A strict rule for admission to the company was that the applicant must be a native, or a naturalized citizen, of the United States. The company paraded with the regiment, attended the regimental encampments, went to Hartford to attend Governor Seymour’s inauguration,
one year, and was hospitably entertained by the people of that city. The company became very popular through cut the State, and received many compliments on its drill and general soldierly bearing.
The organization of the Washington-Erina Guards took place, as has been stated, on July 31, 1849. Of the original members, the following were still living, Aug. 8, 1899, fifty years after: William Geary, Peter Sheridan, Thomas Preston, Michael McCarten, James Daly, Patrick Maher, John Cummisky, Thomas Layden, Michael Hughson, John Conlin, Jeremiah Donovan, James Wrinn, Daniel Carroll, Michael Gilhuly, Timothy Fogarty, Patrick Garvey, and Daniel J. Crowley, — seventeen in all. John Cummisky, one of these survivors, died in Chicago, 111., Jan. 8, 1900.

I’ve updated my “Irish in New Haven” website with a new “Military” page here:The Irish in New Haven: Military

Interesting Article on Discovery of Capt Michael Burnham’s Grave in Suriname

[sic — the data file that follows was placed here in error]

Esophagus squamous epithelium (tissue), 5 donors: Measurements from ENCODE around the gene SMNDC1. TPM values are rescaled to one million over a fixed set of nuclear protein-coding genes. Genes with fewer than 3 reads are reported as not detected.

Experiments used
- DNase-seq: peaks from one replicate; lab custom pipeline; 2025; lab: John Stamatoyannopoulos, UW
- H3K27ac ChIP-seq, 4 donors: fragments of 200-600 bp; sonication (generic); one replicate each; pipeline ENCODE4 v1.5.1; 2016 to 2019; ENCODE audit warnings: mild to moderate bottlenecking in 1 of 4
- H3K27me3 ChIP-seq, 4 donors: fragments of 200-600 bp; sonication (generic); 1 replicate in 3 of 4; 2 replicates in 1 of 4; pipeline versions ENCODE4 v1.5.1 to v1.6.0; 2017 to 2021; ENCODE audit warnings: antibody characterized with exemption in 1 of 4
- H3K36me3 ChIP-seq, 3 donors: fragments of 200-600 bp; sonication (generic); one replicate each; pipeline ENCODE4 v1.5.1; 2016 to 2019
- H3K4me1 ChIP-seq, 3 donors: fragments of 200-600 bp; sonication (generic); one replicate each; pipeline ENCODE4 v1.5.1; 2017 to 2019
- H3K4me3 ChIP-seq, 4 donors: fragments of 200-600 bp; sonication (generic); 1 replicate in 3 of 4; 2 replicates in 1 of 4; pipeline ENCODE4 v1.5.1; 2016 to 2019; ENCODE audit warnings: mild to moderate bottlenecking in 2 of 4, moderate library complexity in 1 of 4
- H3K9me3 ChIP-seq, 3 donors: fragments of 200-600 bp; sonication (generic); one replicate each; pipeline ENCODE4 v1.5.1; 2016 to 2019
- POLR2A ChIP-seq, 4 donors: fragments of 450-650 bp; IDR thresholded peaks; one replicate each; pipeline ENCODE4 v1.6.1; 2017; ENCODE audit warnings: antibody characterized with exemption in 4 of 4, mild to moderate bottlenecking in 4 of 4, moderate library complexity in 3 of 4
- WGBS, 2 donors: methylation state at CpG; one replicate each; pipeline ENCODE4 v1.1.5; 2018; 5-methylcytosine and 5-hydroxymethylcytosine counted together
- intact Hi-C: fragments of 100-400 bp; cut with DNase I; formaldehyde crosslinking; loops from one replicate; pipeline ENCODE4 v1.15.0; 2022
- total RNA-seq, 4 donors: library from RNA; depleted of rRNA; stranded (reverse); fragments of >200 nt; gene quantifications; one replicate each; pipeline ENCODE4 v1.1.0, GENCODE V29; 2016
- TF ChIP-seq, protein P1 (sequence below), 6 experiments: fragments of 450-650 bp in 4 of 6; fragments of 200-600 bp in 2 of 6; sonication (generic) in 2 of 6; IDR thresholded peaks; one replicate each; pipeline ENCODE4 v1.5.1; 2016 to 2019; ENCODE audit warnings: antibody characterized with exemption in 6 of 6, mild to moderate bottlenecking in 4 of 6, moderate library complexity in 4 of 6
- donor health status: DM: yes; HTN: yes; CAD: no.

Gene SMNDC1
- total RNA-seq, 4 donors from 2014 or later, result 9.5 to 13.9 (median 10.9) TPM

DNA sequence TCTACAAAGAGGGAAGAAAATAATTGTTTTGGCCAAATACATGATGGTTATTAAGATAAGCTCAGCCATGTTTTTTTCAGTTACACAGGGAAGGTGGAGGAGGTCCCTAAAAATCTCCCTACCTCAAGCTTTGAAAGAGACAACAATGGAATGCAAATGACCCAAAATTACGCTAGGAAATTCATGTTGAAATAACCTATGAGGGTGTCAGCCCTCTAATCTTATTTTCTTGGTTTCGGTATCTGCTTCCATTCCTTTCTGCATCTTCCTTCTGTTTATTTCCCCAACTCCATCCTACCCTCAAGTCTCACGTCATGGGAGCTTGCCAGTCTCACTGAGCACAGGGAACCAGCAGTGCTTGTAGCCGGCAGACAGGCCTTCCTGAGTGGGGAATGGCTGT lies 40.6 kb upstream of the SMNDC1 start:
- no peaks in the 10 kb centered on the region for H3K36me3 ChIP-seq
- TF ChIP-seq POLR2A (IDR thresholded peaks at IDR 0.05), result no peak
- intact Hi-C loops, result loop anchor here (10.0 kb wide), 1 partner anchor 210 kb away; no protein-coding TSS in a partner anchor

I have admittedly not been working on Burnham Genealogy lately, but have recently been reviewing my information. While doing so, I stumbled on this article which I found fascinating!

Interestingly, Capt. Michael Burnham’s grandson, Michael Burnham, son of Capt. Ashbel Burnham, died nearby in Cayenne, French Guiana in 1788 at age 22.

Click to Enlarge
Graves Of Connecticut Sea Captains Discovered In South America
January 02, 2012|By ERIK HESSELBERG, Special to The Courant, The Hartford Courant

The Republic of Suriname, a former Dutch sugar colony on the northern coast of South America, is not often a topic of conversation around here. But a team of researchers may make the tiny state of interest to Connecticut residents, thanks to their discovery of the graves of two 18th-century sea captains.

One headstone, bearing the date of 1758, is that of Capt. Michael Burnham of Middletown, a swashbuckling adventurer who made a fortune as a privateer and most likely trafficked in slaves. Another, made of Portland brownstone, marks the grave of New London Capt. William Barbut. Nearby are the graves of Rhode Island merchants Capt. Nathaniel Angel and Capt. William Gardner Wanton.